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Clerk of the House Patrick Magruder

May 24, 1813
Clerk of the House Patrick Magruder Image courtesy of Library of Congress In 1814, British troops attacked the District of Columbia and set fire to most of the federal buildings in the city.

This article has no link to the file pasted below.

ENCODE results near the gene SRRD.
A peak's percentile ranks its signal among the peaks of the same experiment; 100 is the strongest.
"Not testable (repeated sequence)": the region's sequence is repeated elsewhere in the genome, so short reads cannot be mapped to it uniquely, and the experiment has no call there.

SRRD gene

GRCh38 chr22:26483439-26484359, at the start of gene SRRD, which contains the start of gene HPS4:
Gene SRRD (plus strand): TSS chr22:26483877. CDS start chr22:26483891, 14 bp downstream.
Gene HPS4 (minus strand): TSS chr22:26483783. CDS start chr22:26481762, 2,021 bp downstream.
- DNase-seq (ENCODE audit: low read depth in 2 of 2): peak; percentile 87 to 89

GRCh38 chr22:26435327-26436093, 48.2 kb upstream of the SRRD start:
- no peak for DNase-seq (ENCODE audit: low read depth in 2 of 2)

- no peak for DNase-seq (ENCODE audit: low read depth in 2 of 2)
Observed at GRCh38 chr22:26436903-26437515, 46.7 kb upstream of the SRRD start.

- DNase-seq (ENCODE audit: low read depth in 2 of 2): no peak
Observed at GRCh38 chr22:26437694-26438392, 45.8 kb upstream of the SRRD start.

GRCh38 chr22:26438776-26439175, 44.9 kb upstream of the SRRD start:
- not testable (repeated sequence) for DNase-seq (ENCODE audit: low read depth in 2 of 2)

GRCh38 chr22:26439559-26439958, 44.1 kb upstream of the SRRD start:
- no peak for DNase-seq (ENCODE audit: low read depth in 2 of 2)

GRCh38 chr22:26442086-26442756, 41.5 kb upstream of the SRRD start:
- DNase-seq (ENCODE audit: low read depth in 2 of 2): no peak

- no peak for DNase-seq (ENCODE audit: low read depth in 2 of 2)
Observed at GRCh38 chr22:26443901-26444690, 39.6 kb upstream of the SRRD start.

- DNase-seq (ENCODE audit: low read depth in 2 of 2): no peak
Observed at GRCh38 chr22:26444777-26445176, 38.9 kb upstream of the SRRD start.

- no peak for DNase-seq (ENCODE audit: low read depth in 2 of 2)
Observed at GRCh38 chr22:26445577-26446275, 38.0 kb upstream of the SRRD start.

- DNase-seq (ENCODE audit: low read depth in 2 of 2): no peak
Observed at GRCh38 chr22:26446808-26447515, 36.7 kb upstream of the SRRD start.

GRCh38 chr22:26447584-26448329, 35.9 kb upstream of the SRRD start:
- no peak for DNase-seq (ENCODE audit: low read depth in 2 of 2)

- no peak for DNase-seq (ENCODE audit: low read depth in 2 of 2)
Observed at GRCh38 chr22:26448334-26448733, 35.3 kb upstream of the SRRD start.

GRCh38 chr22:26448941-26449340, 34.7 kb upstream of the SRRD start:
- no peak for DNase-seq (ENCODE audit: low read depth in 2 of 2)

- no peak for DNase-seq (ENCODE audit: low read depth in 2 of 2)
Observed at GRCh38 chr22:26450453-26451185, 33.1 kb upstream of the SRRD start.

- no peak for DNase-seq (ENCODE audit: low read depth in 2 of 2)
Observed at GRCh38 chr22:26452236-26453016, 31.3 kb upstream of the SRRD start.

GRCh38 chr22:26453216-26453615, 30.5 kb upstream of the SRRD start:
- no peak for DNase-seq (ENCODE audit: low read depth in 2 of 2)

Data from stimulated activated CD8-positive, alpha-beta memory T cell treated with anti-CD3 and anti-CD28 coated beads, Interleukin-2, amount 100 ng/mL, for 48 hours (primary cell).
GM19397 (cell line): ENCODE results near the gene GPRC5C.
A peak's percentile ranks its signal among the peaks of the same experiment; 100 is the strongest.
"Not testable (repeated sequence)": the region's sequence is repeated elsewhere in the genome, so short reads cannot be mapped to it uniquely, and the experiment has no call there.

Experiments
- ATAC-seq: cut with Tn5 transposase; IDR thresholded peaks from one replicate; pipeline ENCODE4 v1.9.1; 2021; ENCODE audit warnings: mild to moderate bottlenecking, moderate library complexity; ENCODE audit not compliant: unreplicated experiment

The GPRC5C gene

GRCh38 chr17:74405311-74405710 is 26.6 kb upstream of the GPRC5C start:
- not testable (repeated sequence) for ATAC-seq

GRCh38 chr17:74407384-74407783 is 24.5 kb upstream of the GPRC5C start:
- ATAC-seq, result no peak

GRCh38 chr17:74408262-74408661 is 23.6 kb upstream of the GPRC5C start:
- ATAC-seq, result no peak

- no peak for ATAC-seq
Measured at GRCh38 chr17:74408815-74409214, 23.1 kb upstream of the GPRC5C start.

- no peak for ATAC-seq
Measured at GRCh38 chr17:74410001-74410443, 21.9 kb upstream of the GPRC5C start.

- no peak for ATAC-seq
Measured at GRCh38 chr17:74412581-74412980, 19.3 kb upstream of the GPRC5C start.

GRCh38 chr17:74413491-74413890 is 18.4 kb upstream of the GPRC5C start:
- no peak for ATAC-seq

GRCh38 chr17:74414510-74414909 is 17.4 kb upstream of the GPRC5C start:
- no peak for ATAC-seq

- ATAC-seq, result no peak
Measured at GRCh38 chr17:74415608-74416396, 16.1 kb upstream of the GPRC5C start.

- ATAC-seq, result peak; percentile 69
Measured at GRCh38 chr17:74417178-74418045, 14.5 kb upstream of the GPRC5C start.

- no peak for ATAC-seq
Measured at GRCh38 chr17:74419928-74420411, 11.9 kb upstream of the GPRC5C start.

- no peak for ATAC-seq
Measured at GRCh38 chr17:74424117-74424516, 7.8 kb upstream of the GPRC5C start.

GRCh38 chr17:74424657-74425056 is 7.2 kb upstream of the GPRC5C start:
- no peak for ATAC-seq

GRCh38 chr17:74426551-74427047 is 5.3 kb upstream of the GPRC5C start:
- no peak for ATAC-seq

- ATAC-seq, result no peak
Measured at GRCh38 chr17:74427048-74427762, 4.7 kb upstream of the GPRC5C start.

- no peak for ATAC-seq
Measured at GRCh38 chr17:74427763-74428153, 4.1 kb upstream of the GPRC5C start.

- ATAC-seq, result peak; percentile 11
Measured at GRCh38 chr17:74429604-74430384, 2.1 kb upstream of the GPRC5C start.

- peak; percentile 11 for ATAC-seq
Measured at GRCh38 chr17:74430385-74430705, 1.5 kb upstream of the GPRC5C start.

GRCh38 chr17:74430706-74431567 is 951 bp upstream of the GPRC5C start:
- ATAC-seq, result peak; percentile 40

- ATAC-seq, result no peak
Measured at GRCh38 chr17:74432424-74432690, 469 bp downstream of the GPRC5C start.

On this date, on the Opening Day of the 13th Congress (1813–1815), Patrick Magruder of Maryland was elected to a fourth consecutive term as Clerk of the House. But his fortunes changed when British forces sacked the capital city in August 1814. Popular and respected, Magruder first was chosen to serve as Clerk shortly after losing his House seat in the 1806 elections. In August 1814, Magruder was on leave for a protracted illness when British forces arrived. The invaders torched the Capitol, destroying much of the building, many congressional documents, and the holdings of the Library of Congress (at that time, the Clerk of the House was also traditionally the Librarian of Congress). Afterwards, Members were incensed that Magruder’s staff (then led in an acting capacity by his brother, George) had failed to save vital House records, including receipts and vouchers for congressional accounts. These had been locked in a desk and destroyed in the fire (apparently the only federal financial records lost to invading British forces). To clear his name, Magruder requested an internal investigation. House Speaker Langdon Cheves of South Carolina appointed a select investigatory committee chaired by Congressman Joseph Pearson of North Carolina. The committee discovered several financial discrepancies, including what it claimed to be nearly $20,000 in missing funds. Magruder addressed a letter to Speaker Cheves in December 1814 refuting the charges. But a month later, on January 21, 1815, Representative James Clark of Kentucky introduced a resolution to remove Magruder from office. Though the House postponed the vote for a week, Magruder resigned days later. In a letter to the Speaker, he professed “my entire innocence and ignorance of any misapplication of the public moneys,” and further defended his brother by noting that he could have accounted for all his expenditures “had not the unfortunate conflagration of the Capitol destroyed his accounts.” Patrick Magruder retired to a plantation owned by his wife’s family near Petersburg, Virginia, where he died in 1819.

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